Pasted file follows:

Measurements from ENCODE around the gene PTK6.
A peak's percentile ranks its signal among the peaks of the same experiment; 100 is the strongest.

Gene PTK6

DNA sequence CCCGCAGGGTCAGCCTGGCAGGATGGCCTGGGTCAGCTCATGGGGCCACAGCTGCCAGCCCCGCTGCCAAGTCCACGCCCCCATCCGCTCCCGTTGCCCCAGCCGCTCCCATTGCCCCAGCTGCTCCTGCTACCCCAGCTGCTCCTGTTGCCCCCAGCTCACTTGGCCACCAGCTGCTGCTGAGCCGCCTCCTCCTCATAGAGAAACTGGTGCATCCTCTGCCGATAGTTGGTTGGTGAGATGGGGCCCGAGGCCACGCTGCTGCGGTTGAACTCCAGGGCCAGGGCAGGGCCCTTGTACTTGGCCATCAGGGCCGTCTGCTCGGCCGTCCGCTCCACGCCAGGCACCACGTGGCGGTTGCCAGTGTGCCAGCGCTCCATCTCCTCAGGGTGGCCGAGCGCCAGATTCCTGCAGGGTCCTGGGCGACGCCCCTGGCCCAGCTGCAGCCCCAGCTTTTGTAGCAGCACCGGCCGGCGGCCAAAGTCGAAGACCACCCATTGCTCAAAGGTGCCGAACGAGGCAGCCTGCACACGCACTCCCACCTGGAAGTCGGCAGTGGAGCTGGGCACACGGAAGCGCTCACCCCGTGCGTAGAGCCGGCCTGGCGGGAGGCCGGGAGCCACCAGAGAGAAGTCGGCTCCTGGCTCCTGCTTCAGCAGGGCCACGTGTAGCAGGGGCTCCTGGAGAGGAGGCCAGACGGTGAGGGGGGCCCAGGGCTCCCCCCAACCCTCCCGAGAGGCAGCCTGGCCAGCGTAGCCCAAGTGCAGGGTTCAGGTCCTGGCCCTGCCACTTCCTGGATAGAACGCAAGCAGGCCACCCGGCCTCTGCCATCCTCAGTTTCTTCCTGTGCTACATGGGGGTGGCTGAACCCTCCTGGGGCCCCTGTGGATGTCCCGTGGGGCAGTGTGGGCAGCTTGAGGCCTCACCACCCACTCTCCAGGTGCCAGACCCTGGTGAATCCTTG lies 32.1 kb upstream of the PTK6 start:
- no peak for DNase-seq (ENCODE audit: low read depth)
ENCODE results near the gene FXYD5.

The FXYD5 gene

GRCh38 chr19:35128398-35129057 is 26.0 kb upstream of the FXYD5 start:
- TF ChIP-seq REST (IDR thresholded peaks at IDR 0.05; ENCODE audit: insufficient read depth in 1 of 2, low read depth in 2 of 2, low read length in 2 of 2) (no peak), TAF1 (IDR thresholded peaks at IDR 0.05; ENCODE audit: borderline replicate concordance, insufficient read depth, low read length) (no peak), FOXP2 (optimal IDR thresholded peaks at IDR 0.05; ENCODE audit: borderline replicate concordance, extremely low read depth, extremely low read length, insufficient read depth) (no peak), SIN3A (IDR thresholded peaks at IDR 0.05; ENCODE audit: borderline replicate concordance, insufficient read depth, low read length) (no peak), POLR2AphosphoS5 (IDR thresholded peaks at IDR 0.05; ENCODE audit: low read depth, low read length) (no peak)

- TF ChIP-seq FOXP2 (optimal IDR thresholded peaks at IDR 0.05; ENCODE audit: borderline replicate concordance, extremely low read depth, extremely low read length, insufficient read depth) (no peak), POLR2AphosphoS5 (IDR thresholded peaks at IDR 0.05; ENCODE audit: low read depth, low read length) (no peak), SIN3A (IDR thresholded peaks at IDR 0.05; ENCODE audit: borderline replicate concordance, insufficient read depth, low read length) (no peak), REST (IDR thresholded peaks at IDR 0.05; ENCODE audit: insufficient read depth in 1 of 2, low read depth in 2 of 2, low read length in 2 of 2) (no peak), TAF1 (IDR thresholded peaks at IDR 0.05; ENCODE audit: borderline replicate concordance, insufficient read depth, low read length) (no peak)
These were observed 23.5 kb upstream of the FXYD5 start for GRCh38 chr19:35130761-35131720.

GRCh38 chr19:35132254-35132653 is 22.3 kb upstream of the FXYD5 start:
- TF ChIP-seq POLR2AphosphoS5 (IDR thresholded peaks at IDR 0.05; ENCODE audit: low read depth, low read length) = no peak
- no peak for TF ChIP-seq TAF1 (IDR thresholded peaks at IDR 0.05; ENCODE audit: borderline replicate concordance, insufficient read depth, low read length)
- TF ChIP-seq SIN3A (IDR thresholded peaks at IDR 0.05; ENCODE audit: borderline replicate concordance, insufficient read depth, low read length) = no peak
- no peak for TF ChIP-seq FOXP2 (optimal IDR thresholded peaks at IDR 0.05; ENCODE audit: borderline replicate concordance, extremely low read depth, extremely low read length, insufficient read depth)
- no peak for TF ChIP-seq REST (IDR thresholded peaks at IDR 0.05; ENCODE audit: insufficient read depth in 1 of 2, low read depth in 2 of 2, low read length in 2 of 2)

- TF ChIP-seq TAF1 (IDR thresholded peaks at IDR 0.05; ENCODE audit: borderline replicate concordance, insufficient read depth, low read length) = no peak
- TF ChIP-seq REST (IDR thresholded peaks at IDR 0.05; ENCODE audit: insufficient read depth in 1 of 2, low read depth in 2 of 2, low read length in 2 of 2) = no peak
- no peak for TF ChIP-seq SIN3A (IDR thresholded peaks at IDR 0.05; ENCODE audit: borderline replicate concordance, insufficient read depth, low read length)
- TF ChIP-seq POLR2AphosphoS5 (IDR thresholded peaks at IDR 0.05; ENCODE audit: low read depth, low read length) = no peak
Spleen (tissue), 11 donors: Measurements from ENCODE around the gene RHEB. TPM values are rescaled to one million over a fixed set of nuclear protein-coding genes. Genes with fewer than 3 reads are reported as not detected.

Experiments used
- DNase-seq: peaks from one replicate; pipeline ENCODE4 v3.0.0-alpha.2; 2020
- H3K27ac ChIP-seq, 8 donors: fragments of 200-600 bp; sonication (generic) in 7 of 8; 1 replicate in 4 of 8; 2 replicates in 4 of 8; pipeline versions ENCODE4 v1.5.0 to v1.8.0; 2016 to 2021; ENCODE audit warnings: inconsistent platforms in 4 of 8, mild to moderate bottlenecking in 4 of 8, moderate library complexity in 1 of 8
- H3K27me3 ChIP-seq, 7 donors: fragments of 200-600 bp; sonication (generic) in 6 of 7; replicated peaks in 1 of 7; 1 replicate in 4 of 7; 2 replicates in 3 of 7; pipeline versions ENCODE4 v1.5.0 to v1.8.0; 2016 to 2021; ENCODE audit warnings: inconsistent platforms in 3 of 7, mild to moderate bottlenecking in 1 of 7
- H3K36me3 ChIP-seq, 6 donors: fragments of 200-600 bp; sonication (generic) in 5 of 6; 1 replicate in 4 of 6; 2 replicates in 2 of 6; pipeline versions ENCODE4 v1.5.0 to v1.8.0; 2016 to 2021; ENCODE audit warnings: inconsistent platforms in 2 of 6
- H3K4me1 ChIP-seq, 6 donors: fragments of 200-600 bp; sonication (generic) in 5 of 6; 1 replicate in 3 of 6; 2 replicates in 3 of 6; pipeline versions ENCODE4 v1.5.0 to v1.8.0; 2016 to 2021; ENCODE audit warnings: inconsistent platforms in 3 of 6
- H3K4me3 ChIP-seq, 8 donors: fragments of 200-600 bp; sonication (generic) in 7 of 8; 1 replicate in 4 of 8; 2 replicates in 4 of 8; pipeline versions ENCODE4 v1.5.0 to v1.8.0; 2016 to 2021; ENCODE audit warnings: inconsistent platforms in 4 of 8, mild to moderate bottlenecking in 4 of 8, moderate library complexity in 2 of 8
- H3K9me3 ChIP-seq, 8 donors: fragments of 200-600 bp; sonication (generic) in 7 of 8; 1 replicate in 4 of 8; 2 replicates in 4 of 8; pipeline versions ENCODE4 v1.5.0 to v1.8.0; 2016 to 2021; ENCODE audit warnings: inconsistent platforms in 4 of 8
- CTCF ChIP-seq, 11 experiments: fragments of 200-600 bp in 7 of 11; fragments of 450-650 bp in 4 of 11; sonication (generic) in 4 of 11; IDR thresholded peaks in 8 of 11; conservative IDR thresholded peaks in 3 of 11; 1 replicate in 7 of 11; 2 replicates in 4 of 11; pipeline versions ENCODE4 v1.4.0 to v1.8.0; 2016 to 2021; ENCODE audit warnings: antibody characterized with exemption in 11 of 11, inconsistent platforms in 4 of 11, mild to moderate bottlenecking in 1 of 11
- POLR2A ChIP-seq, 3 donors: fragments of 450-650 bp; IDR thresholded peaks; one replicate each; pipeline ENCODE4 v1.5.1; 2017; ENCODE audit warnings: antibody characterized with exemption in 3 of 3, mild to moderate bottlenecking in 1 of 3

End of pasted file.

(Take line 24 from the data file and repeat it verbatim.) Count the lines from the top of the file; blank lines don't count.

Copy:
- DNase-seq: peaks from one replicate; pipeline ENCODE4 v3.0.0-alpha.2; 2020